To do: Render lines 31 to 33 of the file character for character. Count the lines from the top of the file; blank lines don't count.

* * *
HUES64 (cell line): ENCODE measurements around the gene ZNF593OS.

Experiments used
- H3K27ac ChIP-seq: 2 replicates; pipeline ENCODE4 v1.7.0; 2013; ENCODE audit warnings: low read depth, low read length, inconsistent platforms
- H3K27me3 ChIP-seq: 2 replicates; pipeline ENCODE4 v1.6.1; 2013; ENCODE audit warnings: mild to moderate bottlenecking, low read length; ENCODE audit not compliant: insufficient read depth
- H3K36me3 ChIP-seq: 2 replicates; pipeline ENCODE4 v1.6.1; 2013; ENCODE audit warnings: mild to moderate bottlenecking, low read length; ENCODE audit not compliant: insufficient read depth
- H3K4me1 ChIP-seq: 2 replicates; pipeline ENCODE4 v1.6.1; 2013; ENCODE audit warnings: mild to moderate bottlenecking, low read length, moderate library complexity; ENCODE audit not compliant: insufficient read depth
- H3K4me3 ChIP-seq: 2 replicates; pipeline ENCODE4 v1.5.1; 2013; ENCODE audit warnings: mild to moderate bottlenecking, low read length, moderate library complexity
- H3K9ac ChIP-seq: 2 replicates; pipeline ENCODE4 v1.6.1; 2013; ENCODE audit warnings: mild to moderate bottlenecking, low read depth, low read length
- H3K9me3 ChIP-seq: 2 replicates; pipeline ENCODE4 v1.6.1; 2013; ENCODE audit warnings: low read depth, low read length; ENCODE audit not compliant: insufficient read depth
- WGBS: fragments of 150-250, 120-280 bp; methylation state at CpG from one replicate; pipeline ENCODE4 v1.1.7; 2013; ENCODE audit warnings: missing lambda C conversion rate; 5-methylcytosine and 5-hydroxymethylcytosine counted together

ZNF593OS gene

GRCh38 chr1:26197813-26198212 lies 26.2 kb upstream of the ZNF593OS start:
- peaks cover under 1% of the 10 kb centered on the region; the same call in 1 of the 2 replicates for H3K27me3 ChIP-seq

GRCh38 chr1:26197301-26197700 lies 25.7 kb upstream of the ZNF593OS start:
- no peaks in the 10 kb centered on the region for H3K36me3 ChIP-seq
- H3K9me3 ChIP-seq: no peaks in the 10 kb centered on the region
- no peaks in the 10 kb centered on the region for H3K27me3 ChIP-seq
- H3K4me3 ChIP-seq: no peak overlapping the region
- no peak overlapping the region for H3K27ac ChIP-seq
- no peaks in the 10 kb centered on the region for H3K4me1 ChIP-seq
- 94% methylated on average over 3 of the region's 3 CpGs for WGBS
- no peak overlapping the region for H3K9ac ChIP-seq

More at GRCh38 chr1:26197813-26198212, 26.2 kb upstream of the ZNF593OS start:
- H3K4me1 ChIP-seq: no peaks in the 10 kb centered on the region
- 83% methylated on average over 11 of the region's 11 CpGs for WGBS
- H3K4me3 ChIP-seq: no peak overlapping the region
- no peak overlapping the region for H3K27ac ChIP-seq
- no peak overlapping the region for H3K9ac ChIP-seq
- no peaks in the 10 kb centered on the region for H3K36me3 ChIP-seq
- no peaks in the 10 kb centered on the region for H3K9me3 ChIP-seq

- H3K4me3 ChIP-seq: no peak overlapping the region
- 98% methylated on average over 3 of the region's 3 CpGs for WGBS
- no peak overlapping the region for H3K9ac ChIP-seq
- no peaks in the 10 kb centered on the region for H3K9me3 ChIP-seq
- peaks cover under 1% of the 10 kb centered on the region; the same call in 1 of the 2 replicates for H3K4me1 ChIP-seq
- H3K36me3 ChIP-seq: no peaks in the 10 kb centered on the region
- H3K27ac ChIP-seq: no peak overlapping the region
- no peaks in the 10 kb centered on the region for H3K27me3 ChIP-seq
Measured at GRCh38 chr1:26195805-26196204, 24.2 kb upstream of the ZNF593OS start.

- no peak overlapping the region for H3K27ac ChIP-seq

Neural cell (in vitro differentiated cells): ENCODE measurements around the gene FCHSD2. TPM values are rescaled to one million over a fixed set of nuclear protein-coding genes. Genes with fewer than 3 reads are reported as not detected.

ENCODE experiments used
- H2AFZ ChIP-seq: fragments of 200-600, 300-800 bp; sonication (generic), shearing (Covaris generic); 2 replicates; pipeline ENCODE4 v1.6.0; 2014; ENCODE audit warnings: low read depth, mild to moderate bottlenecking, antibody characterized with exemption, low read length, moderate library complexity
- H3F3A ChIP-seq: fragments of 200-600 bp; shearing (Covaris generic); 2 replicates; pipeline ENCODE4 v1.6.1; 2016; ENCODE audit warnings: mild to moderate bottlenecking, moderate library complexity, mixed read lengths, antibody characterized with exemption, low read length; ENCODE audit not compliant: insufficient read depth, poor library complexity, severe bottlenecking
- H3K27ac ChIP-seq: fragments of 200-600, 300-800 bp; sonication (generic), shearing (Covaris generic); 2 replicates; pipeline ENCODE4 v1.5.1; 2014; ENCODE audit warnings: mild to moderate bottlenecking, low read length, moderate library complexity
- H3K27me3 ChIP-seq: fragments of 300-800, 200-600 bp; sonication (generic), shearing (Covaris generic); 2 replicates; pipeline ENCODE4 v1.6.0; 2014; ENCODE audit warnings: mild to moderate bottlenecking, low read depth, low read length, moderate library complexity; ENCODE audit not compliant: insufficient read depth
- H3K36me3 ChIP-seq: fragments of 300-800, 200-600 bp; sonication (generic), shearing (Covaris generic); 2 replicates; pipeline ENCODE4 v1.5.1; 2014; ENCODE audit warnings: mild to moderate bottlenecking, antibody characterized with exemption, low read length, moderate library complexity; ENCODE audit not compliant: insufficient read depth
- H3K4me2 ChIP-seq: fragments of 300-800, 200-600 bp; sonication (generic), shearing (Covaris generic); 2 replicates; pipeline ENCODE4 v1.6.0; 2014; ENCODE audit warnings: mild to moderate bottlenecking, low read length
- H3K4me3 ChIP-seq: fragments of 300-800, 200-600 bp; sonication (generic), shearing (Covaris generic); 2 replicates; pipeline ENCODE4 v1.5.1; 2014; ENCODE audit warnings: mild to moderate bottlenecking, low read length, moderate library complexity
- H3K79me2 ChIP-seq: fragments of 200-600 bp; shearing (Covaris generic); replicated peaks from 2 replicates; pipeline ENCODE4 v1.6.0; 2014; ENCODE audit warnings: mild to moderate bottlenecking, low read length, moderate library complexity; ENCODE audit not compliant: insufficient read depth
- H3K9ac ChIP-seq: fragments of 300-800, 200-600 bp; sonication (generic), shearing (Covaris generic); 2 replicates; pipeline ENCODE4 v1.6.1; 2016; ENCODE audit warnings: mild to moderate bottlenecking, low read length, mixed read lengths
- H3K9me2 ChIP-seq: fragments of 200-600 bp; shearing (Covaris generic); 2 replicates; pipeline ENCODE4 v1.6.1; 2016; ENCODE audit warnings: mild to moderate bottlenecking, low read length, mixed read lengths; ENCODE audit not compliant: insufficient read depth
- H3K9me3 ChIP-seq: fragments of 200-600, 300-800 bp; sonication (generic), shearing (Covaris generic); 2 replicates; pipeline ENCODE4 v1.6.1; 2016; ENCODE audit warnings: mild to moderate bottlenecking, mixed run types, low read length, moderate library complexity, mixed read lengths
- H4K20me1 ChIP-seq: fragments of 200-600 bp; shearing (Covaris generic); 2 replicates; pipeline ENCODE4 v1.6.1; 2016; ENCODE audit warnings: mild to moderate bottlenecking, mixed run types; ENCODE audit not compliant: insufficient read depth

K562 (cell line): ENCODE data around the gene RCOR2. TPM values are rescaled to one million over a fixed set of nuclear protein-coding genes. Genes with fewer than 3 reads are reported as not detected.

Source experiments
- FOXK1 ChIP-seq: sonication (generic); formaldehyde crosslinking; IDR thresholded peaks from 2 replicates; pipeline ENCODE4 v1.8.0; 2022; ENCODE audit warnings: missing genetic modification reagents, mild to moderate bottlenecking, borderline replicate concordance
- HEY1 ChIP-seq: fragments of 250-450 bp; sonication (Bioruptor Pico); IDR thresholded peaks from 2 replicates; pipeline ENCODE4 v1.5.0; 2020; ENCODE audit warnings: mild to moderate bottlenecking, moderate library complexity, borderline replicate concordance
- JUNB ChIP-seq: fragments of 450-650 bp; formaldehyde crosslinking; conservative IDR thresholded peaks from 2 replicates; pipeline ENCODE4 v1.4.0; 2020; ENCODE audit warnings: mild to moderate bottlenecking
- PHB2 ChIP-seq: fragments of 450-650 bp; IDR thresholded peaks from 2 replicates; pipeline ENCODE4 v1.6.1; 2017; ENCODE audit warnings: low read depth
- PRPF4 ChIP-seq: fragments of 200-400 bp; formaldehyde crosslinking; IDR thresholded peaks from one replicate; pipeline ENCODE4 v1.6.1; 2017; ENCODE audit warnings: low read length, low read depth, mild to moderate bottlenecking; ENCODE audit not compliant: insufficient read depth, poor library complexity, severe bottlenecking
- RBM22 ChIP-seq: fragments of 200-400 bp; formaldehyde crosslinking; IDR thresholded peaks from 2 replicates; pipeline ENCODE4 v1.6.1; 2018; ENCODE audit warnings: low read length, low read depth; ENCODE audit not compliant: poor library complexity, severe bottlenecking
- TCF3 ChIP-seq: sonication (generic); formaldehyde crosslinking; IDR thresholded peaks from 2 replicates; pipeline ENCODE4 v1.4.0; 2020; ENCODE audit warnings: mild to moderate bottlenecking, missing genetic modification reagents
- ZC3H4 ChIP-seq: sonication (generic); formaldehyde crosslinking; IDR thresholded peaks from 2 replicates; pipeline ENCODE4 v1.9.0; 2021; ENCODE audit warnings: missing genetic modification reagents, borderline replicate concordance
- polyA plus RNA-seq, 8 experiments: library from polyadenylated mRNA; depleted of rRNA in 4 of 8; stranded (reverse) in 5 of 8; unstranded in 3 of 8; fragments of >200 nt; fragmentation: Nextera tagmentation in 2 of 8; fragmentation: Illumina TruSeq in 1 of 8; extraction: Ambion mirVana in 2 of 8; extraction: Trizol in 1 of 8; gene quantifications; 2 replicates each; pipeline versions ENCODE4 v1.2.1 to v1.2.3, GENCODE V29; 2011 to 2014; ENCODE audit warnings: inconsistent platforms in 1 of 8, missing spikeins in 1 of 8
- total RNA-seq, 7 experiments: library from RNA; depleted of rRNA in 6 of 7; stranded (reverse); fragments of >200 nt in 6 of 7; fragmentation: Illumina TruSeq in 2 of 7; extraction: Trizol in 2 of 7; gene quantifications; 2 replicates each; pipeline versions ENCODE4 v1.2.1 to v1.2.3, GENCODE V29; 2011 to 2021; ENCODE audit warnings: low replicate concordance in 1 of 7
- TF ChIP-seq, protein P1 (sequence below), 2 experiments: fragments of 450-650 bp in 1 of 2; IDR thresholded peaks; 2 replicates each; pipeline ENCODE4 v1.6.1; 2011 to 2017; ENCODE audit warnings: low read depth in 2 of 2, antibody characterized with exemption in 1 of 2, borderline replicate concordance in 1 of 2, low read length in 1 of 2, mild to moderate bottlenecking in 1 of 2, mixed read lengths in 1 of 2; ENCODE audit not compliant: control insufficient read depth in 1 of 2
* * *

- H3K4me3 ChIP-seq: no peak overlapping the region
- 98% methylated on average over 3 of the region's 3 CpGs for WGBS
- no peak overlapping the region for H3K9ac ChIP-seq